China’s Huawei Technologies Co. just got a seal of approval from one of Germany’s biggest telecom companies.
Telefonica SA’s German unit, which operates the country’s second-largest wireless network, picked Huawei and Finland’s Nokia Oyj to take equal roles in supplying its fifth-generation mobile phone network upgrade, the company said Wednesday in a statement. The deal is subject to certification by German authorities, it said.
The announcement is a boon to Huawei after Deutsche Telekom AG said last week it stopped ordering new 5G equipment because of political uncertainty over Chinese suppliers. Huawei has repeatedly denied allegations its equipment could be used for espionage.
There’s one caveat, though. The German government is drawing up security guidelines for the country’s 5G network expansion in a move that’s expected to require certification of equipment, including antennas.
Hawks in the intelligence community would like to tighten the rules in a way that would block Huawei. Chancellor Angela Merkel said in the past she didn’t want to bar the Chinese company as long as it abides by certain security standards. It isn’t yet clear what requirements will ultimately be put in place, so it may be too early for Huawei to declare victory in Germany.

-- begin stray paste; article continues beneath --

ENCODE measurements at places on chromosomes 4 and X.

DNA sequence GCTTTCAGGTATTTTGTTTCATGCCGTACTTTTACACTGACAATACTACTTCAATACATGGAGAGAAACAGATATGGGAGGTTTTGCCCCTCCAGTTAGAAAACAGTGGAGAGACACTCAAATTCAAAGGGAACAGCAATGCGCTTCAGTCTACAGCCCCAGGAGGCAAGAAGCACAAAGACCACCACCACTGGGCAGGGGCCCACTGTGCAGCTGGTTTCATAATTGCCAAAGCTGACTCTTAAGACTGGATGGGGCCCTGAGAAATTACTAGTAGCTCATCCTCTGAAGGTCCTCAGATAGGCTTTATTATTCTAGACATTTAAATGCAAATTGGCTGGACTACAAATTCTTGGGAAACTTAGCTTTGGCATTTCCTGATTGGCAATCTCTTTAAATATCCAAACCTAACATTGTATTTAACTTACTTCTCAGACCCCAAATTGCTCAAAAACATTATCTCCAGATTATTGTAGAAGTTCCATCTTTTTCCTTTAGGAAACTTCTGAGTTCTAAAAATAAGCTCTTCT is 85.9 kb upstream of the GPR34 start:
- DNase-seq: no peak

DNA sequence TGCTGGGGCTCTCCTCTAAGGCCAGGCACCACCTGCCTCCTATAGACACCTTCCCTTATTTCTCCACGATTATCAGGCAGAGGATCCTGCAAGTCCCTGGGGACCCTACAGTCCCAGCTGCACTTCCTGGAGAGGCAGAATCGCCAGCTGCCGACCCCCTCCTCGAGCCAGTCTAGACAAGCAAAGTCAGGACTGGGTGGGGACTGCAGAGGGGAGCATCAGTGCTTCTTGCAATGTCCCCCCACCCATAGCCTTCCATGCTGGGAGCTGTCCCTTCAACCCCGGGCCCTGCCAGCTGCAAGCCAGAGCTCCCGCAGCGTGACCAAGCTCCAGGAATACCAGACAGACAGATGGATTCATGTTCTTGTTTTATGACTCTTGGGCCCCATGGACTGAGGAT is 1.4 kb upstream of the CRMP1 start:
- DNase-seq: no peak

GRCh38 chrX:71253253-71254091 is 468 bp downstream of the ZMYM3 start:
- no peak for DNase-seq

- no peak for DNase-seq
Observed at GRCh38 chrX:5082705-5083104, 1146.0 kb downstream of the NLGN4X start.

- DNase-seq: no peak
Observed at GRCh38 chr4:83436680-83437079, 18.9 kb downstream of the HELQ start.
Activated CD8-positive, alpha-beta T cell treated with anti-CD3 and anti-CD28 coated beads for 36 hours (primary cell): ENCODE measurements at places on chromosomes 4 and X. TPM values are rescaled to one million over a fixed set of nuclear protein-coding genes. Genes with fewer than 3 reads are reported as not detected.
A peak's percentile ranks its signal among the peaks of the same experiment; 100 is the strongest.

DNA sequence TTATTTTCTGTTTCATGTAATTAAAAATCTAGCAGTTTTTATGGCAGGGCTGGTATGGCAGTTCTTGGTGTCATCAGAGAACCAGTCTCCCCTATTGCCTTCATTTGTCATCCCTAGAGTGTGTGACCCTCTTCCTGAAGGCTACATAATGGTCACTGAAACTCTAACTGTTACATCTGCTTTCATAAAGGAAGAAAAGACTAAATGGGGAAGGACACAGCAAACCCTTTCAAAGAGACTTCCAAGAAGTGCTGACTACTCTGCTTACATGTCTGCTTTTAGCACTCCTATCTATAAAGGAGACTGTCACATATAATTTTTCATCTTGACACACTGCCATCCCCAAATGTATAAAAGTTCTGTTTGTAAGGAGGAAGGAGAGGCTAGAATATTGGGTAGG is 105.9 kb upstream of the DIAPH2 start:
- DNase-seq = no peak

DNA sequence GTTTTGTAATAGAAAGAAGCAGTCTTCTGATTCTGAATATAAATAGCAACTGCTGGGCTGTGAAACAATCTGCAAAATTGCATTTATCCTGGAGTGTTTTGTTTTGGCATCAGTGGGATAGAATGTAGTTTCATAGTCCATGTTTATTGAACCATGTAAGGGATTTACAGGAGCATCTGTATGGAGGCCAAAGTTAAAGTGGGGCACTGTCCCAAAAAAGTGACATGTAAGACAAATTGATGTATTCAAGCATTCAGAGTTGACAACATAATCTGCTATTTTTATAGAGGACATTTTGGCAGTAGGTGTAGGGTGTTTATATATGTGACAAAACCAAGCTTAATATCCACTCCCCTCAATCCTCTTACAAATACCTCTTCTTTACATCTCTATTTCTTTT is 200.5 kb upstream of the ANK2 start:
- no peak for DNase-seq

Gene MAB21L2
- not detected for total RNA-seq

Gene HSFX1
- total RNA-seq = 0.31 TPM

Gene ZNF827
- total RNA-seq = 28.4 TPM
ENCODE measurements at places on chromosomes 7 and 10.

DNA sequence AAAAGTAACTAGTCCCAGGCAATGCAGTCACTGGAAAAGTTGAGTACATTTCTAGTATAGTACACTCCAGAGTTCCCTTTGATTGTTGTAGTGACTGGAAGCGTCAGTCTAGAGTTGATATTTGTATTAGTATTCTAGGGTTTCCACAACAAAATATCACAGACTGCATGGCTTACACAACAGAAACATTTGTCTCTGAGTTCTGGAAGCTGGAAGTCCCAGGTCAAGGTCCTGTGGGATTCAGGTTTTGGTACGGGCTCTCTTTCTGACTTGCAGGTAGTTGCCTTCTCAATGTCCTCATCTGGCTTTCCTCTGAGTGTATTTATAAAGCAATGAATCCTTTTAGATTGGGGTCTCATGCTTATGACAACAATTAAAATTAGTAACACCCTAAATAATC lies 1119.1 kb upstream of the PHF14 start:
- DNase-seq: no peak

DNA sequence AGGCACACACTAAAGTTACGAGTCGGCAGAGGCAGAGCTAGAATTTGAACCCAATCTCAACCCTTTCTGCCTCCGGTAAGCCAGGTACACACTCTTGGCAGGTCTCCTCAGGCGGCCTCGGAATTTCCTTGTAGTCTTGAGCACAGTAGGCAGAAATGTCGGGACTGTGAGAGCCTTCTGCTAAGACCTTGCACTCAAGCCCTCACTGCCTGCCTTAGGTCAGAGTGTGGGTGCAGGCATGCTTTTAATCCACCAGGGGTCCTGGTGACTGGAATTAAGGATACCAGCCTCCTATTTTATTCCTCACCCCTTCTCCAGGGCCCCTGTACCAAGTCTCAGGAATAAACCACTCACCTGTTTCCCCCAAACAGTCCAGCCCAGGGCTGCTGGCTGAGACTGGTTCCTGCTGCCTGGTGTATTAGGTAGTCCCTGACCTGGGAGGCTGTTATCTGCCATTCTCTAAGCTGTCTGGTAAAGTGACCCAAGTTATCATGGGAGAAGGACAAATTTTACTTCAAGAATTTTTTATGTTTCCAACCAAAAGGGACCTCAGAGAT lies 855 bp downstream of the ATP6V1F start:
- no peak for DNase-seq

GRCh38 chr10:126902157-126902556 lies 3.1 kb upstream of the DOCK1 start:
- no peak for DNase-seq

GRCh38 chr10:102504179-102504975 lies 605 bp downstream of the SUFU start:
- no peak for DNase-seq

The deal with both companies to supply the less-sensitive radio access network “will be subject to the successful safety certification of the technology and the companies,” Telefonica Deutschland Holding AG said in the statement. The company “is taking into account the ongoing political process of establishing these security guidelines without delaying the start of the 5G expansion.”
Telefonica Deutschland hasn’t yet selected a supplier to upgrade the more-sensitive core network — the “brain” that houses control functions — and won’t do so until next year, Chief Executive Officer Markus Haas said on a call with reporters.